W. Brian Arthur

Arthur picture

External Professor, Santa Fe Institute and Visiting Researcher, Systems Sciences Lab, PARC

 

Recent Things

New essay, in McKinsey Quarterly:"Where is technology taking the economy?" Pdf version.

An article by Fast Company: "A Short History of the Most Important Theory in Technology"

 

"Complexity Economics: A New Framework for Economic Thought"

 

Speaker

W. Brian Arthur is a frequent keynote speaker at conferences and meetings. Some recent topics are: Where is technology taking the economy? What is the future of jobs and automation? The arrival of artificial intelligence in the economy.

Booking agent: Tom Neilssen at Brightsight Group


Recent Book

Oxford University Press

Book Preface

"Brian Arthur has made a great contribution by reorienting the way we look at economic phenomena. It is very good to have many of the papers in which Arthur introduced the complexity approach reproduced here. " — Kenneth J. Arrow

 

External Professor, Santa Fe Institute

and Visiting Researcher, System Sciences Lab, PARC


W. Brian Arthur is an economist and complexity thinker. He is best known for his work on network effects locking markets in to the domination of a single player. He is also one of the pioneers of the science of complexity—the science of how patterns and structures self-organize. He is a member of the Founders Society of the Santa Fe Institute and in 1988 ran its first research program. He has served on SFI's Science Board for 18 years and its Board of Trustees for 10 years, and is currently External Professor at SFI.

Arthur held the Morrison Chair of Economics and Population Studies at Stanford from 1983 to 1996. He has degrees in operations research, economics, mathematics, and electrical engineering. Arthur is a well-known keynote speaker.


Research

Brian Arthur is known for 3 main sets of ideas:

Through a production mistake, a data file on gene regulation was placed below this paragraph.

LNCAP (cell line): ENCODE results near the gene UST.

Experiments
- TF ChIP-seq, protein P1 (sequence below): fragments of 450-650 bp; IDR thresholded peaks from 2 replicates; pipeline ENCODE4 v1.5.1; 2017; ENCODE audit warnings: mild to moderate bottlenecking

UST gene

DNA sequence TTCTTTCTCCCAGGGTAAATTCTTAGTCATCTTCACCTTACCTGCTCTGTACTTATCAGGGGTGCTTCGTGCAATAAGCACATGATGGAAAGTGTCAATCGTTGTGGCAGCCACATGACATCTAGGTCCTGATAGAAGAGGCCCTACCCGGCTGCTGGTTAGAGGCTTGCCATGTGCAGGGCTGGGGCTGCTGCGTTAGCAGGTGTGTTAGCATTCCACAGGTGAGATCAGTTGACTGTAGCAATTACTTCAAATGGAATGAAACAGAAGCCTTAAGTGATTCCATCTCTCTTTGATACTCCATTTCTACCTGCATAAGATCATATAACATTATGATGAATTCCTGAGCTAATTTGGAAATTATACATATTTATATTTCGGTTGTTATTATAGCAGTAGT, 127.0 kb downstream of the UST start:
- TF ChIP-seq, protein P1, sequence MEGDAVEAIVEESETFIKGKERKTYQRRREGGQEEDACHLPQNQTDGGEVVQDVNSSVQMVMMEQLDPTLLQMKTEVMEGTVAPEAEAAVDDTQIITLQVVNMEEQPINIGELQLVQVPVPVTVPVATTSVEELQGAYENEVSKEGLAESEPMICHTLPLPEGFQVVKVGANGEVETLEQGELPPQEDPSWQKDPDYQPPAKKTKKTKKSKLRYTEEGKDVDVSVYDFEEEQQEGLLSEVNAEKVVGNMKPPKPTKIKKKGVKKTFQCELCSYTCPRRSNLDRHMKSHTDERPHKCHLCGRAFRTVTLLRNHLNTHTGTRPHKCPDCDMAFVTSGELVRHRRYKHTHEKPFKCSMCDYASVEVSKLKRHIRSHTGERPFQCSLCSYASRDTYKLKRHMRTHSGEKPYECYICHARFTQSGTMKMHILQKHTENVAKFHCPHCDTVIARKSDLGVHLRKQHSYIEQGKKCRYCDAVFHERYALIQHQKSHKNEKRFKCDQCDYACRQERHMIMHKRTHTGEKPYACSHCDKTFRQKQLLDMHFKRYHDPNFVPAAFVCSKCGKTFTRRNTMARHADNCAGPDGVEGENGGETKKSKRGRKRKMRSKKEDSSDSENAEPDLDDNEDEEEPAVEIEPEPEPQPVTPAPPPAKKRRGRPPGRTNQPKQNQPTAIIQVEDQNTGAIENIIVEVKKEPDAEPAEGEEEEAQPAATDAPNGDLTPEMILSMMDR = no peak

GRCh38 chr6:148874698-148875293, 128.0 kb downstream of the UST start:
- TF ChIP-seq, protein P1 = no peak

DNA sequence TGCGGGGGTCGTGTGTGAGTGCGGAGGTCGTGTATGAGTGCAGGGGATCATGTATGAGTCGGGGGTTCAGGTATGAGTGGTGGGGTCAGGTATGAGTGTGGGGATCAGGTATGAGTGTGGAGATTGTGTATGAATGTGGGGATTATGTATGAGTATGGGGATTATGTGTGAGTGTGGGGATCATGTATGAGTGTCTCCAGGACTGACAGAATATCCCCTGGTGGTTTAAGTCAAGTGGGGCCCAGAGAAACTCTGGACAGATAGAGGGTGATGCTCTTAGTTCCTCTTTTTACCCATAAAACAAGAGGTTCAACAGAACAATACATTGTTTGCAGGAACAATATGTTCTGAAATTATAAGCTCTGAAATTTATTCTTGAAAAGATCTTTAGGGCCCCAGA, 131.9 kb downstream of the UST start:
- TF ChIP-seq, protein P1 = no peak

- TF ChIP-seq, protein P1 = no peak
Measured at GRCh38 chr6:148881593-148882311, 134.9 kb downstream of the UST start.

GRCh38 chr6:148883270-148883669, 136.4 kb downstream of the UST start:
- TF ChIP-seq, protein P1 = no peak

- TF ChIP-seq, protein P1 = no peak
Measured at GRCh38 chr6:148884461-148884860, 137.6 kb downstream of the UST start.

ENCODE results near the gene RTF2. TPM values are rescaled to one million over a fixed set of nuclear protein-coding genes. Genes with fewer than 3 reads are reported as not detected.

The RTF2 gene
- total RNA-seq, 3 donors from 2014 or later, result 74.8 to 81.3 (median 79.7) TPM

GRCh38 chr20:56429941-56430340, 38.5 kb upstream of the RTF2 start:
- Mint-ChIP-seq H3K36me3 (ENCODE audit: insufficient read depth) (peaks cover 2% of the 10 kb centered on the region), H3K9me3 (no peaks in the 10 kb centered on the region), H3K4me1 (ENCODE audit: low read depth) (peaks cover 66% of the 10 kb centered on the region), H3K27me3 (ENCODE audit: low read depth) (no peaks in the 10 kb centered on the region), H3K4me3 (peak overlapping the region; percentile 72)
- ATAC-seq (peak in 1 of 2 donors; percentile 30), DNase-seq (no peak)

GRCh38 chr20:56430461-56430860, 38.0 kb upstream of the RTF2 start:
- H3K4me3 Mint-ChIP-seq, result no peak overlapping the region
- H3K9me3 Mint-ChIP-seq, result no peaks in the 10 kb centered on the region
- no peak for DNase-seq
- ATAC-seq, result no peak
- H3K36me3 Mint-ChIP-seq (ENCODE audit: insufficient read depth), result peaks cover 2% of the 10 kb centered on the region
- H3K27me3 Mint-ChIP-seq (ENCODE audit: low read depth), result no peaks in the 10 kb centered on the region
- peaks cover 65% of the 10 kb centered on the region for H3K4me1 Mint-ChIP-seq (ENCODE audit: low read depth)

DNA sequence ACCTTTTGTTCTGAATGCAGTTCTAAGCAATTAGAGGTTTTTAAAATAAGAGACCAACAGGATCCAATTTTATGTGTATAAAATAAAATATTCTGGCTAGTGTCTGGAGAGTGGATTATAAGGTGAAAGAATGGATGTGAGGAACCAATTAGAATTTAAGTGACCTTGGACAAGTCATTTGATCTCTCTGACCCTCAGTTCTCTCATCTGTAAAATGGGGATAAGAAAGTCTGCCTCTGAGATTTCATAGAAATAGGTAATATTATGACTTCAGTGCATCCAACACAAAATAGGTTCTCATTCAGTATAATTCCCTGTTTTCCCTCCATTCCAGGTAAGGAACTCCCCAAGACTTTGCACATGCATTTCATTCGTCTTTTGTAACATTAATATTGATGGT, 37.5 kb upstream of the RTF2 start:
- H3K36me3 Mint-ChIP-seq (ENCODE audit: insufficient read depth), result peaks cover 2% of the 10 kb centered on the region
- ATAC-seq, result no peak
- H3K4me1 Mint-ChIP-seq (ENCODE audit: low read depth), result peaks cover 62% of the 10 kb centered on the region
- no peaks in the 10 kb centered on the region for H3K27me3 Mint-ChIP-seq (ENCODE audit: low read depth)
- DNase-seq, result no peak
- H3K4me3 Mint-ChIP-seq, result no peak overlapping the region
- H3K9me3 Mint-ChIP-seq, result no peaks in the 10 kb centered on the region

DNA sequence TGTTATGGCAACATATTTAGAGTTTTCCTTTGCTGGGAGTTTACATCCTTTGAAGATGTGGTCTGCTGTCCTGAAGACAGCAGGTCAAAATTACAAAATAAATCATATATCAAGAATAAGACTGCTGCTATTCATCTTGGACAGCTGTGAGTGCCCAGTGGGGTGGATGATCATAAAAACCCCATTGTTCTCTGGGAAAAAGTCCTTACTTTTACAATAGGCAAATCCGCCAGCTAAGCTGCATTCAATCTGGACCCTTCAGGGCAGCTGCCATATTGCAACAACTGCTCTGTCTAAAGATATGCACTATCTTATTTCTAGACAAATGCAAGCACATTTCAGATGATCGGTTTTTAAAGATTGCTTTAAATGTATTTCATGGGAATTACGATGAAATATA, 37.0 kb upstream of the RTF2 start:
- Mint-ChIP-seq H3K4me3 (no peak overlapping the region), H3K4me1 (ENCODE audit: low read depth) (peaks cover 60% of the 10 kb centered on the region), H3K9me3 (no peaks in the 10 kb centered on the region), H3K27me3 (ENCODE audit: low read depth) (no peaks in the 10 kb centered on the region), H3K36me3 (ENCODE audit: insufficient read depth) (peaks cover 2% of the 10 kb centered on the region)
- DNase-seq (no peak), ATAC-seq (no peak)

Increasing returns. In the 1980s Arthur developed a way for economics to understand how increasing returns or positive feedbacks (e.g. network effects) operate in the economy — in particular how they can magnify small, random events and act to lock in dominant players. This work has gone on to become important to our understanding of the high-tech economy.

Complexity economics. In the late 1980s, Arthur led a group at the Santa Fe Institute to develop an alternative approach to economics—"complexity economics." Standard economics is based on the idea of hyper-rational actors operating in a static equilibrium world; complexity economics assumes actors in the economy do not necessarily face well-defined problems or use super-rationality. They explore, try to make sense, react and re-react to the outcomes they together create. The economy is not in stasis but always forming, always "discovering" fresh novelty. In this non-equilibrium view of the economy, bubbles and crashes can happen, markets can be "gamed" or exploited, and history and institutions matter.

How technology evolves. In 2009, Arthur published The Nature of Technology: What it Is and How it Evolves. The book argues that technology, like biological life, evolves from earlier forms. But the main mechanism is not Darwin's, it is the combining of earlier technologies—earlier forms. The book explores in detail how innovation works. And it argues that economy isn't just a container for its technologies; the economy emerges from its technologies.

Google Scholar Citations for W. Brian Arthur


Awards

Arthur was awarded the inaugural Lagrange Prize in Complexity Science in 2008, and the Schumpeter Prize in Economics in 1990. He is a Guggenheim Fellow, 1987-88, Fellow of the Econometric Society, and IBM Faculty Fellow. He holds honorary doctorates from the National Univ. of Ireland (Galway) 2000, and Lancaster University (UK) 2009.


Three Other Books

The Nature of Technology: What it Is and How it Evolves, The Free Press (Simon & Schuster) in the US, Penguin Books in the UK, 2009.

The Economy as an Evolving Complex System II, edited with Steven Durlauf and David Lane, Addison-Wesley, Reading, Mass., Series in the Sciences of Complexity, 1997 

Increasing Returns and Path Dependence in the Economy, Ann Arbor, University of Michigan Press, 1994